Enchanted Rock was designated a National Natural Landmark in 1970 and was placed on the National Register of Historic Places in 1984.

Enchanted Rock is part of the state park system, one of the most popular sites in Texas for several reasons—the scenery is unusual, the summit is easily reached and has fine views over the countryside, different habitats harbor varied wildflowers, cacti and other plants, and there are good hiking trails and rock climbing routes. Occasionally visitors are turned away if the carpark reaches maximum capacity. There are actually several different summits, and a few days could be spent exploring the area.

The park offers 7 miles of hiking trails, including the popular 6/10 mile Summit Trail which involves a 425-foot elevation gain hike to the top of Enchanted Rock.
The park offers 7 miles of hiking trails, including the popular 6/10 mile Summit Trail which involves a 425-foot elevation gain hike to the top of Enchanted Rock. © Rex Vogel, all rights reserved

There are two main trails. The steep and heavily traveled Summit Trail leads directly to the summit of the main rock, while the Loop Trail makes a four-mile trek around the entire complex of domes.

A more relaxed and more scenic—but longer—hike, the Loop Trail presents a completely different aspect of the park. Along the way you’ll pass through a couple of different ecosystems—through woods and brush, by a pond, over exposed rock—and you’ll see several unusual eroded and lichen-encrusted rock formations that those who do climb the face of Enchanted Rock never get to see.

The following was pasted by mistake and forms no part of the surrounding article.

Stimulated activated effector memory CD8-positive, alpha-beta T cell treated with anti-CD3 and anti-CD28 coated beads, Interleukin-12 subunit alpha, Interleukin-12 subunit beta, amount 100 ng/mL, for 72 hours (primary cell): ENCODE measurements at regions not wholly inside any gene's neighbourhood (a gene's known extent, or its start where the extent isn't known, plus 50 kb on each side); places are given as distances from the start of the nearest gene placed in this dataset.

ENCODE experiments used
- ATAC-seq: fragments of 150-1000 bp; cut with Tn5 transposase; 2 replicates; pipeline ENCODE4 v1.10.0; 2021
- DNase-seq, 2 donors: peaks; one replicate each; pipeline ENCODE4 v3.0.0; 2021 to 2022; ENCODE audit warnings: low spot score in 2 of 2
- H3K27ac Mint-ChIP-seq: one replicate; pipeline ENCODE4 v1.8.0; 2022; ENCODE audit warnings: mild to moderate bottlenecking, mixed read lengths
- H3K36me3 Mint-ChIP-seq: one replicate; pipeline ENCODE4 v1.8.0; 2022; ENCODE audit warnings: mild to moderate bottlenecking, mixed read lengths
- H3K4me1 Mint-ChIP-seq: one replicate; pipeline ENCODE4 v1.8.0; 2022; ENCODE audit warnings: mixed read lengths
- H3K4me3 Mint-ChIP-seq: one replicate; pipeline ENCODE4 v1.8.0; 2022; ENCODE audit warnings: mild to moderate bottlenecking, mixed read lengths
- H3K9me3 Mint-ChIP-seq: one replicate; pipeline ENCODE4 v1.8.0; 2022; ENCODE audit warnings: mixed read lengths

A good combination is to walk half the loop trail to the far side of the Enchanted Rock summit, use a short cut along a ravine (Echo Canyon) to link with the summit trail then take this up to the peak. The southern part of the loop trail climbs through pine woodland and past large granite boulders with many colorful wildflowers during spring. There is a short side trail to a viewpoint of distant lands to the west, while the main path continues past a primitive camping area and a large pond (Moss Lake) with fish and turtles, then meets the Echo Canyon junction. The trail through here passes one of the main rock climbing areas, then meets the summit trail half way to the top.